We have a trolley of Macbooks, dual booting between Windows XP and Mac OSX, and authenticating against AD. I understand the problem with the time needing to be synchronised between the laptop and AD/OD before it will log on, and so have set our forest root as the time source on all machines.
Now my problem - the time on the mac side has slipped by about an hour while the machines have been sat in the trolley. As they now can't authenticate, how do they pick up the correct time from the forest root server? On a windows machine I'd set the time in the BIOS and it would hold. Is there a similar function on a Mac?
I have ours sync to an external (WAN) time server, which is the same one the Windows domain syncs to. Seems to keep them rolling along!
NTP should require auth before allowing the time to update from the DC. Is there a way to point OSX to a NTP server (your DC) then schedule it to update at boot/regular intervals?
Originally Posted by clareq
The OS should update the BIOS time but remember macs dont use a BIOS they use that other one (cant remember the name) but I would presume it would be updated like a bios would.
Found a solution
I ran across this awhile back and thought it might help.
OS X Time Goes Out of Sync | ADaMac
Basically the post has you create a plist file and drop it into the LaunchDaemons folder which essentially forces OS X to update its time at startup.
Hope this helps.
That would be Intel's EFI technology, Mac OS usually stores time in EFI as UTC then applies the offset, XP usually stores the local time in the BIOS/EFI then applies the offset to get UTC but bootcamp changes this behaviour to be compatible. Changing the time zone/clock in the EFI? - Mac Forums
Originally Posted by ZeroHour
It looks from net searches that OSX (at least the older versions in true apple fashion) did not always update before the logon subsystem was loaded, there are scripts changes (KnownOsIssues < Support < NTP that force this or there is a free app here (never used it myself) Download NTP Clock Sync (formarly netTime) 1.0 Free - A small utility that forces Mac OS X to update the date and time prior to the user log in. - Softpedia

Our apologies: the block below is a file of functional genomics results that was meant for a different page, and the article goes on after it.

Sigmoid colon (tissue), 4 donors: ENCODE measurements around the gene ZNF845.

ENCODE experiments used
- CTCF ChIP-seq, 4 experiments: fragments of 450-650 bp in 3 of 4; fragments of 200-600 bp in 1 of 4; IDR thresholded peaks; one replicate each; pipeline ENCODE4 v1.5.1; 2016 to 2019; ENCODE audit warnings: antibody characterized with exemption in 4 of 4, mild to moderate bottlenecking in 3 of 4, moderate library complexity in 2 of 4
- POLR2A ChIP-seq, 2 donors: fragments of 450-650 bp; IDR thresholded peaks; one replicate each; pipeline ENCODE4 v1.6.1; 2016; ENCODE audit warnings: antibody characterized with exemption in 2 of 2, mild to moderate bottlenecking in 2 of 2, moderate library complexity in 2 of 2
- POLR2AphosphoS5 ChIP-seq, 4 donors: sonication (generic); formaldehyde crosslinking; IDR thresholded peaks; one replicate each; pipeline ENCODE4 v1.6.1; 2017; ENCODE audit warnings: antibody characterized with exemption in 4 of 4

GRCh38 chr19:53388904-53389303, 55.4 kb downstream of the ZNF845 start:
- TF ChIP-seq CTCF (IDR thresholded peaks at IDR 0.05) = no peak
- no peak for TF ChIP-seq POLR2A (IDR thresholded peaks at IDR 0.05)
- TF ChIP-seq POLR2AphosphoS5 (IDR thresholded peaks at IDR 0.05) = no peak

Apparently you can also set a time server via DHCP which could be a winning solution http://www.bytefusion.com/products/n...g_via_dhcp.htm
I don't think that the AD NTP server requires any authentication as we have some junk network gear (IP Cams) that can happily grab the time off ours without any authentication information. From what I read OSX does not automaticly add the AD server as a time source when it is joined to a Windows domain which may be some of the cause of these issues. Using any of the above methods should hopefully sort it for you.
Also bear in mind that it cannot sync the time until it has obtained an IP address. If this process takes longer than it does to boot the OS X Client then it will need to either sit at the log in window until it does and then syncs the clock or log in as a local admin. You will see that only when you click on the padlock in the time prefs does it then sync the time. Only happens on 10.5
I did the launchd thing on my clients and seemed to do the trick I think but had issues with the rebinds anyway. In the end I went with static IPs with DHCP under the network config and also updated to 10.6
Thank you for all your suggestions. We are at the moment changing how the machines authenticate to our wireless, so that they authenticate by mac address, which means they can use our managed wireless (which usually authenticates by domain\machinename - fine for our windows boxes, no good for macs) Hopefully they will now pick up an IP more efficiently. However, in doing this I'm logging on as local admin, which means the time synchs anyway. I can't test any of these solutions until the clock skews again.